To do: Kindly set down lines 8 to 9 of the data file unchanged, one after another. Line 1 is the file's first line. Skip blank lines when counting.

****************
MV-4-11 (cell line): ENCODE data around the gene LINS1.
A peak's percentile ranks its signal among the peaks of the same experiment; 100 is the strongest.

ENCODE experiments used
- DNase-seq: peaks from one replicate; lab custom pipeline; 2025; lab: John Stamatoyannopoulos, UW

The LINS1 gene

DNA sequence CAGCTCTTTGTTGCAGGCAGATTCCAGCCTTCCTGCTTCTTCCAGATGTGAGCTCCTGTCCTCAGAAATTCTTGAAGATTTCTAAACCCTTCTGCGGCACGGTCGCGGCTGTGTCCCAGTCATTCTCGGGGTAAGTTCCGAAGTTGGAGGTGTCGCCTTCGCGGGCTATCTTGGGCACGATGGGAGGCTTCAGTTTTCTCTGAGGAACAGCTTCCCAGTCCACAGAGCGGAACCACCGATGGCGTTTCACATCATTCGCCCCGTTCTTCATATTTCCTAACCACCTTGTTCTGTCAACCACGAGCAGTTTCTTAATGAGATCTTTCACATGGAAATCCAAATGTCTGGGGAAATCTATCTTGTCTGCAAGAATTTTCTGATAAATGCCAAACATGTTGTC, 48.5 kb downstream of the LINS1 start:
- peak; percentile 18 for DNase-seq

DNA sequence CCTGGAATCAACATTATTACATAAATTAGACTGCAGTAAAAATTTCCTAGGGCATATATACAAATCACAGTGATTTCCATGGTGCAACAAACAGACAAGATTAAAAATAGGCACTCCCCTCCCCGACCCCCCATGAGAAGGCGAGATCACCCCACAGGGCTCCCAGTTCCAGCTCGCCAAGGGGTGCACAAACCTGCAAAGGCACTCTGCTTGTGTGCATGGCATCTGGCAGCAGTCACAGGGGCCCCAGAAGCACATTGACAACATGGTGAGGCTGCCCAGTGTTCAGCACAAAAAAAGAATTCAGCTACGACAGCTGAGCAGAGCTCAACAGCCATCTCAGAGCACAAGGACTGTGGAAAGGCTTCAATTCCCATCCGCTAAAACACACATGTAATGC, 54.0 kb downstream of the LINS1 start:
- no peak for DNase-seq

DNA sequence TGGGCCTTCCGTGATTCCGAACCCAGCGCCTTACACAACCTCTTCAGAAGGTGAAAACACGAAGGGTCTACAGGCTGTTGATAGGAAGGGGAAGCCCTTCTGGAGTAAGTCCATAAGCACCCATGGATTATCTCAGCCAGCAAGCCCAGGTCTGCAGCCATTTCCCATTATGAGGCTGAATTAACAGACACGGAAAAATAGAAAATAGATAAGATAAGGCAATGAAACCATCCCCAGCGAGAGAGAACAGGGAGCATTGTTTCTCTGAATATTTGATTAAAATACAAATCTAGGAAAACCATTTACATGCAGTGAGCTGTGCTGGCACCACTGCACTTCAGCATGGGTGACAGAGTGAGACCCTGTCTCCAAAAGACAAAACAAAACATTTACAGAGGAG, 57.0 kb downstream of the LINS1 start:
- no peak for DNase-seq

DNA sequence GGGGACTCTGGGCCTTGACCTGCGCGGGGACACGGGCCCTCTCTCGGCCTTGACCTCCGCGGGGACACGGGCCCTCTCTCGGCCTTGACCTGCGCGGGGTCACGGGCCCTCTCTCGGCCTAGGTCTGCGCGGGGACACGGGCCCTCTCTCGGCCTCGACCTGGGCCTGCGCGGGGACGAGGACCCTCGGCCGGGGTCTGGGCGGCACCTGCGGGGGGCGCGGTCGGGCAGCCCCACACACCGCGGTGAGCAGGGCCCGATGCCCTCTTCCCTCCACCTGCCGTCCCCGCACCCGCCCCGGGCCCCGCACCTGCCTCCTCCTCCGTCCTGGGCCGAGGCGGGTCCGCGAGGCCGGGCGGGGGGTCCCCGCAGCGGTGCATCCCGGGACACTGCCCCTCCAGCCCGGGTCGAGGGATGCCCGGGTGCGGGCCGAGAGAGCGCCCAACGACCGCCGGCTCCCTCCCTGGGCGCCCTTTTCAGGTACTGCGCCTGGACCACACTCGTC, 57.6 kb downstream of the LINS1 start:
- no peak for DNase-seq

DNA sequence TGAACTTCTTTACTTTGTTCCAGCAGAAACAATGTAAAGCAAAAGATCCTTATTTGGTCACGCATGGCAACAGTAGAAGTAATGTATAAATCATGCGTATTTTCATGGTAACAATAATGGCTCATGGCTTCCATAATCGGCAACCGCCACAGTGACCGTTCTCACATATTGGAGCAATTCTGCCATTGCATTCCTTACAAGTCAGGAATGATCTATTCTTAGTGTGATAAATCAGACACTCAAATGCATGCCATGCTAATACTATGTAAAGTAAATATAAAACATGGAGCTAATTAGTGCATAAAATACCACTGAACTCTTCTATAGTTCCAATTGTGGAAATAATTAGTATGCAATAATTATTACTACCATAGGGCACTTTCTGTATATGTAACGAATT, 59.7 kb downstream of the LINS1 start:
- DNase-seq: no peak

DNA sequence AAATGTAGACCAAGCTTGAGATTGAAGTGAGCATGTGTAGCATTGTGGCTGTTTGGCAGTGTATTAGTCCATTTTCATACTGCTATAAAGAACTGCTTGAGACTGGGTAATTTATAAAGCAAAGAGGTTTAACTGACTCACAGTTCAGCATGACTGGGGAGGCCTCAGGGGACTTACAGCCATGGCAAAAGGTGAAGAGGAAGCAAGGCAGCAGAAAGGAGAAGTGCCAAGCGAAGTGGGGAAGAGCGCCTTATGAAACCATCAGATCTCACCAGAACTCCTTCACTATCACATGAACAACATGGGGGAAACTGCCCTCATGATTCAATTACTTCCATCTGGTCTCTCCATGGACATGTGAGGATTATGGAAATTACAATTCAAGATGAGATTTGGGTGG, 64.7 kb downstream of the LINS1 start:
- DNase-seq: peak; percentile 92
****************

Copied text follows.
DNA sequence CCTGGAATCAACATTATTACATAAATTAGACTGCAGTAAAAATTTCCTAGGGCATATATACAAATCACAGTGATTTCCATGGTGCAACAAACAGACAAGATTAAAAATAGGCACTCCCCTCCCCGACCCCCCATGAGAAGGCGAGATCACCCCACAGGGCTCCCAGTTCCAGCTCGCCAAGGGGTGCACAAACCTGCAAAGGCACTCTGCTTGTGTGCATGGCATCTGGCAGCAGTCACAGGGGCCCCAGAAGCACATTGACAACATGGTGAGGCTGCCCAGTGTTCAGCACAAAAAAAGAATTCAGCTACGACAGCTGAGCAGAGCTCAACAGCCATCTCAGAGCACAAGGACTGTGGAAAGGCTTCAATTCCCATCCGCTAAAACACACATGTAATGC, 54.0 kb downstream of the LINS1 start:
- no peak for DNase-seq